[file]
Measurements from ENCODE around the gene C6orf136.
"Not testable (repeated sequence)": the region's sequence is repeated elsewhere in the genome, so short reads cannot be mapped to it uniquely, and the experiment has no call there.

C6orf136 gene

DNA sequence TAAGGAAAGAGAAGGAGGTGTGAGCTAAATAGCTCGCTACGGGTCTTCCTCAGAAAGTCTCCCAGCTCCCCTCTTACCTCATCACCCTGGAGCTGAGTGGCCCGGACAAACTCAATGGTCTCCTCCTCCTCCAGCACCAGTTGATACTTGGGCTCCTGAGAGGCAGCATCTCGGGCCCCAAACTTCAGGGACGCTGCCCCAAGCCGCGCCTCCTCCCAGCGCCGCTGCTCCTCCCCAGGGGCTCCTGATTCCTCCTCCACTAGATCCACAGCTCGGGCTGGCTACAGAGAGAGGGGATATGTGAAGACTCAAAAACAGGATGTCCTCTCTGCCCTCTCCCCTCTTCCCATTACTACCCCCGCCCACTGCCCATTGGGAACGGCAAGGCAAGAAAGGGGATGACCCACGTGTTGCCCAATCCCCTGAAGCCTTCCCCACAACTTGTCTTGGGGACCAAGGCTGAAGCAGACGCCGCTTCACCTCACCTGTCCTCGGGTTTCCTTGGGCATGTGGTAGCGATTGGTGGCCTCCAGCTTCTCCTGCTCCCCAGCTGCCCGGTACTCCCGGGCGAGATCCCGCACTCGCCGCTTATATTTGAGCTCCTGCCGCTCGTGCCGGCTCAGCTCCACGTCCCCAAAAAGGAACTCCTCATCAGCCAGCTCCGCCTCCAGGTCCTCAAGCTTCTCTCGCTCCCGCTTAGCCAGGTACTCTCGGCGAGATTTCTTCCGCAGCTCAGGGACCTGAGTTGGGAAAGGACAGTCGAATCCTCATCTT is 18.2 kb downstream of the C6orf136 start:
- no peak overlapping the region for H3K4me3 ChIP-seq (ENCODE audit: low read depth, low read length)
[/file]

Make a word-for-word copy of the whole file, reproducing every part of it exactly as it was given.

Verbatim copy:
Measurements from ENCODE around the gene C6orf136.
"Not testable (repeated sequence)": the region's sequence is repeated elsewhere in the genome, so short reads cannot be mapped to it uniquely, and the experiment has no call there.

C6orf136 gene

DNA sequence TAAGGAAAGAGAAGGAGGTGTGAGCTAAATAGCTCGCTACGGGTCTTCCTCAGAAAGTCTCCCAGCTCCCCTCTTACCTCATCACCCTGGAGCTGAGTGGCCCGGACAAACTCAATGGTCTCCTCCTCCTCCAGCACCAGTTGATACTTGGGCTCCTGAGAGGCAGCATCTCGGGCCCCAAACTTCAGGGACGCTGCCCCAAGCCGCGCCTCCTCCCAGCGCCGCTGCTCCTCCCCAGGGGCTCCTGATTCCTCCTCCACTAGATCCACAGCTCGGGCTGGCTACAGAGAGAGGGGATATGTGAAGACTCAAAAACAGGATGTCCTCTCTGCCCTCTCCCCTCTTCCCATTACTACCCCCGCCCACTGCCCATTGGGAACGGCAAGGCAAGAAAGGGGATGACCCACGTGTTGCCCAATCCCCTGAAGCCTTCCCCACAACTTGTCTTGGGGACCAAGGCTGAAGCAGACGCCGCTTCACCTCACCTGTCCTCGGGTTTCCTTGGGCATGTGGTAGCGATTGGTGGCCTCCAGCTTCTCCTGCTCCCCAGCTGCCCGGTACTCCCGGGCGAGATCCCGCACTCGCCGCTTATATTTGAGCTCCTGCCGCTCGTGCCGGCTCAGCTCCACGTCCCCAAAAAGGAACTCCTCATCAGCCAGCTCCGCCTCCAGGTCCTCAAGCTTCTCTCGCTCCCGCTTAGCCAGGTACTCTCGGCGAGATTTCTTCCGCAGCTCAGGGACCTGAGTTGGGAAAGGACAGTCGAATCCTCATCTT is 18.2 kb downstream of the C6orf136 start:
- no peak overlapping the region for H3K4me3 ChIP-seq (ENCODE audit: low read depth, low read length)